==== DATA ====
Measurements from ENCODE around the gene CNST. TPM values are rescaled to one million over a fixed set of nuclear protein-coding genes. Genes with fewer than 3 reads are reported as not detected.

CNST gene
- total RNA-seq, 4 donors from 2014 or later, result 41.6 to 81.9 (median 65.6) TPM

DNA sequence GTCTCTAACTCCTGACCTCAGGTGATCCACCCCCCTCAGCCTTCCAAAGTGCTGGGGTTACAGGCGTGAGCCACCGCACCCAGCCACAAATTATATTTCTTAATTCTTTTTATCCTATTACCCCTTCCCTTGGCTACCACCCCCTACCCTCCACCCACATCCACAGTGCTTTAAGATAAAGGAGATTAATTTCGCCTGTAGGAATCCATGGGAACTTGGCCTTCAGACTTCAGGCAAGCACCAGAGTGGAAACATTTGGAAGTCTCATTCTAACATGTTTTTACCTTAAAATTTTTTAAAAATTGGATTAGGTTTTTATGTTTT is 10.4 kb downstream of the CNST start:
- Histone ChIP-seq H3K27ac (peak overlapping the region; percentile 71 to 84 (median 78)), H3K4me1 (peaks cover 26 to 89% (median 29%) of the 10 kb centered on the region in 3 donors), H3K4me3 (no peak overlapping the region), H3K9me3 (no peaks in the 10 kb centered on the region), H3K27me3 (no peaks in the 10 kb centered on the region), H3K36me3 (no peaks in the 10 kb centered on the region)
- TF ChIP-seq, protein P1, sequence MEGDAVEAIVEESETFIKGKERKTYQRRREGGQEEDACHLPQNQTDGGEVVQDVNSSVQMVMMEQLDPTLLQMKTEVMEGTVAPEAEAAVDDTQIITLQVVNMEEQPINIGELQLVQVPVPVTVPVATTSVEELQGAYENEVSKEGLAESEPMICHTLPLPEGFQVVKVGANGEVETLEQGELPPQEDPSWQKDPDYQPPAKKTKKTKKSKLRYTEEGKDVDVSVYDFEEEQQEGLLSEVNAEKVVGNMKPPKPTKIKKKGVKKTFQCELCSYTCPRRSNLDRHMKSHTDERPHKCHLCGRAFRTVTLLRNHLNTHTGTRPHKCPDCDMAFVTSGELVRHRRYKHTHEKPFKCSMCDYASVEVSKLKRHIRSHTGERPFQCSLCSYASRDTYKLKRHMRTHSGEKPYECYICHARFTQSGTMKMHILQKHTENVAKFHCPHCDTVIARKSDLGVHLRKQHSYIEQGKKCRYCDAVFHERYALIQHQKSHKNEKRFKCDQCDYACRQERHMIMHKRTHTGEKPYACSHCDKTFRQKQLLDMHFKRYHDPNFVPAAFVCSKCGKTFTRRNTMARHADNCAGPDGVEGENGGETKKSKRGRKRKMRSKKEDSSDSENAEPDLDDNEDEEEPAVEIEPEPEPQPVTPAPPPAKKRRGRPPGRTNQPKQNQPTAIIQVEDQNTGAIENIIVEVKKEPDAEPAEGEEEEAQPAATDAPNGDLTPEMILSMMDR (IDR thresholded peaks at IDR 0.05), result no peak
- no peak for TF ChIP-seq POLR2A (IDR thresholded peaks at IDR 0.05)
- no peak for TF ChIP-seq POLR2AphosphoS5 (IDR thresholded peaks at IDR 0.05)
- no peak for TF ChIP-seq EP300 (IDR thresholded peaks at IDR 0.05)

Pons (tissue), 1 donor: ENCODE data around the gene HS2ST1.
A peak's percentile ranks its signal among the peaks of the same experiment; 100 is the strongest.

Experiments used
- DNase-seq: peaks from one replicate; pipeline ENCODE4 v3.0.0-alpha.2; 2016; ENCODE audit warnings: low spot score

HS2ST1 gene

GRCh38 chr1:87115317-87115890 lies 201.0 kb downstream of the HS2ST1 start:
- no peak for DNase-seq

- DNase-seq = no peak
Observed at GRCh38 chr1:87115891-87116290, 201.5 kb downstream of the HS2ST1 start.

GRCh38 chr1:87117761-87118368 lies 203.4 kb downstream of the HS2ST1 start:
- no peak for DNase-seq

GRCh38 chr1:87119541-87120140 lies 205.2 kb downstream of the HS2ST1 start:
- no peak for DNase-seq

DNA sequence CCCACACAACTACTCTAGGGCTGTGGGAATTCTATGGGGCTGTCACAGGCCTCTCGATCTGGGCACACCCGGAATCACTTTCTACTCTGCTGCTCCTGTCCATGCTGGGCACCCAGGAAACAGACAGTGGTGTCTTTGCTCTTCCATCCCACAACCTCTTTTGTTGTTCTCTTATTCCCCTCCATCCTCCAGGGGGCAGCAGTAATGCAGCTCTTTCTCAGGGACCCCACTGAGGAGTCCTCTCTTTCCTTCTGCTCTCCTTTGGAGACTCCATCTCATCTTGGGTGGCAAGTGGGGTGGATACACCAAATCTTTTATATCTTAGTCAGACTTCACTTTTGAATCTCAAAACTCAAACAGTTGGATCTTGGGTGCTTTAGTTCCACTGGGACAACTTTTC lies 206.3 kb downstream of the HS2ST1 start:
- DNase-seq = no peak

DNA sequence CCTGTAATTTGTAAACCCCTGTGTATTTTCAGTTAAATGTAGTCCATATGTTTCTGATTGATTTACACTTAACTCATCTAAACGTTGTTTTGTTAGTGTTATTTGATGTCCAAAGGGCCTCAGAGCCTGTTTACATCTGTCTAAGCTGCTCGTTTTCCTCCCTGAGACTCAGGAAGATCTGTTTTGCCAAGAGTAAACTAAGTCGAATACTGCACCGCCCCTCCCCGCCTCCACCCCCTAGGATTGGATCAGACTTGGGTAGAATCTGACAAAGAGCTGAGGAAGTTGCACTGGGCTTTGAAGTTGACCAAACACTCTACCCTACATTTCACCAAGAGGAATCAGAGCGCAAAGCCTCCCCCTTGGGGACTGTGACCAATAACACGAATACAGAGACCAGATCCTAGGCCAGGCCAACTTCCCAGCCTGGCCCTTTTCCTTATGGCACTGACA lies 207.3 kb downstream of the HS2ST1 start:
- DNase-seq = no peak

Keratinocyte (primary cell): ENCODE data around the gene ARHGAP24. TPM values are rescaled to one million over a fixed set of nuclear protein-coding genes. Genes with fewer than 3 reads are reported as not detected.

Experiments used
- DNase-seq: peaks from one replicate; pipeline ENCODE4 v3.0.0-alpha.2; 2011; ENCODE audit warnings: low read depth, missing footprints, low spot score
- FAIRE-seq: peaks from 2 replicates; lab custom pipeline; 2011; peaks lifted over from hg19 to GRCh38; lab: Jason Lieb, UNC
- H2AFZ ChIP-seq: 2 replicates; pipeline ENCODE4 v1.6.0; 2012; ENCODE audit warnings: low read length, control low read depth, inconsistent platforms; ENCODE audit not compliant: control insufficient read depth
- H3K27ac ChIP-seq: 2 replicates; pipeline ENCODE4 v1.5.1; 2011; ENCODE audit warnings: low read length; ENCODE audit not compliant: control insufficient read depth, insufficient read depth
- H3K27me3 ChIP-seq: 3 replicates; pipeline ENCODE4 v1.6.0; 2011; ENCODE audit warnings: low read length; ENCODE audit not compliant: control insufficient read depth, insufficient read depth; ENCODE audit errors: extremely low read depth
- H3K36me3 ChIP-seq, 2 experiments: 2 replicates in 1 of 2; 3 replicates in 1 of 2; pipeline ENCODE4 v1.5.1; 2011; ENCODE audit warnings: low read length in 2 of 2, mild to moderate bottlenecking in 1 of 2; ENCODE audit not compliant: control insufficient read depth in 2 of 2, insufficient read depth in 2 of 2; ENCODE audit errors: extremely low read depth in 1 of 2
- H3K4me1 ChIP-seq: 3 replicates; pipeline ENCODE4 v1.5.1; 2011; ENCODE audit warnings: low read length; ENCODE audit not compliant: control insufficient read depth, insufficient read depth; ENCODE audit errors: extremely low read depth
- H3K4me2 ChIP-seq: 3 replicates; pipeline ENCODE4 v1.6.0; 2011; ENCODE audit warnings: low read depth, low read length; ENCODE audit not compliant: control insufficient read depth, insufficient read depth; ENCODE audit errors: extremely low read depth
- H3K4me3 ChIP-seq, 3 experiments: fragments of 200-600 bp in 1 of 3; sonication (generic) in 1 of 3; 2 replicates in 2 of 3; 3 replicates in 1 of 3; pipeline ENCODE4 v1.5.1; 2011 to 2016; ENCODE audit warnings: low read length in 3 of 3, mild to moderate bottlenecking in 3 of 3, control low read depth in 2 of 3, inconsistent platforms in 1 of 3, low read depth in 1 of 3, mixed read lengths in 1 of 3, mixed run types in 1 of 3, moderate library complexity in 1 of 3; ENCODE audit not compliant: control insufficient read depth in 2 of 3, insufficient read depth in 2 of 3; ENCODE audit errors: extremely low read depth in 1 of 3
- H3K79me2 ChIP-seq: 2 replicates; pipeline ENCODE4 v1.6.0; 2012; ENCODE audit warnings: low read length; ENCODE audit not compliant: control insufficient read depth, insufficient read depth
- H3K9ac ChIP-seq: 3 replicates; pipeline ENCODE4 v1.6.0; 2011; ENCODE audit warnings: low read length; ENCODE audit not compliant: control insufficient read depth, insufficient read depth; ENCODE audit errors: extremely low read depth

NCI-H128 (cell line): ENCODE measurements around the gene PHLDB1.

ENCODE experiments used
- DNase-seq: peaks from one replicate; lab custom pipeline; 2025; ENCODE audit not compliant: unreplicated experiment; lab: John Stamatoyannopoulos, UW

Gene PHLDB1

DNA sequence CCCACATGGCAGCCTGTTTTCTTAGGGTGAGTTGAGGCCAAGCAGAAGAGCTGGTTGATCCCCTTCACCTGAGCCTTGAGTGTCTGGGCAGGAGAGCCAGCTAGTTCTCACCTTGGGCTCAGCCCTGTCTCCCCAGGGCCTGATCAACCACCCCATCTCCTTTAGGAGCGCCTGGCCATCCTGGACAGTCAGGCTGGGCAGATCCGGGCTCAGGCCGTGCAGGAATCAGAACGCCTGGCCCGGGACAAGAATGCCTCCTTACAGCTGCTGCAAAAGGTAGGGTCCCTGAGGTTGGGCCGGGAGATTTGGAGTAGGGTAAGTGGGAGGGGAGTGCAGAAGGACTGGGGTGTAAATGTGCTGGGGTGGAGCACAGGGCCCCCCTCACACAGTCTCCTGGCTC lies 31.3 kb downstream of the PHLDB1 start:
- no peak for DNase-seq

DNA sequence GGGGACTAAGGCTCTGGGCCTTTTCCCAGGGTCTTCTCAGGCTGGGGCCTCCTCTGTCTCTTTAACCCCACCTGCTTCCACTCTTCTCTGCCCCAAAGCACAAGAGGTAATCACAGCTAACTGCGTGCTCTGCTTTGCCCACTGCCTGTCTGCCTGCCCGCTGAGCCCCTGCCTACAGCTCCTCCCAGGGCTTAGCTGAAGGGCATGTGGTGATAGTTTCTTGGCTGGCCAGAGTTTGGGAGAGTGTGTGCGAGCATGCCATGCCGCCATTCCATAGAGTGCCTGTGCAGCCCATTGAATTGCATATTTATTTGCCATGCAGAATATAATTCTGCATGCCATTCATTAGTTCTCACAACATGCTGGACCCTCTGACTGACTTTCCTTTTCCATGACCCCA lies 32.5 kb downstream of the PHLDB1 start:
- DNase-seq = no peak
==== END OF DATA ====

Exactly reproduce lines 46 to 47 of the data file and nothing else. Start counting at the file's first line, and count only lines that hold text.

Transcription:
DNA sequence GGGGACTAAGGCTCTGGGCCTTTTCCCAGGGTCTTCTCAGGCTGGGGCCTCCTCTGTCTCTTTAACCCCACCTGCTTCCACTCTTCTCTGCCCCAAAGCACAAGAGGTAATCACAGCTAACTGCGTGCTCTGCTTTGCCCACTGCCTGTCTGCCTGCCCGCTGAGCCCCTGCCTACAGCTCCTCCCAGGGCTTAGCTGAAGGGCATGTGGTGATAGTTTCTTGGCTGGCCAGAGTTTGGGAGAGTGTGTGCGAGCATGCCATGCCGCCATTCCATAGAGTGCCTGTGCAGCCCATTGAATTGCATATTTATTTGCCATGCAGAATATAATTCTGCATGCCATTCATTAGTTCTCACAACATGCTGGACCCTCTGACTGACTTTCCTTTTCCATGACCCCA lies 32.5 kb downstream of the PHLDB1 start:
- DNase-seq = no peak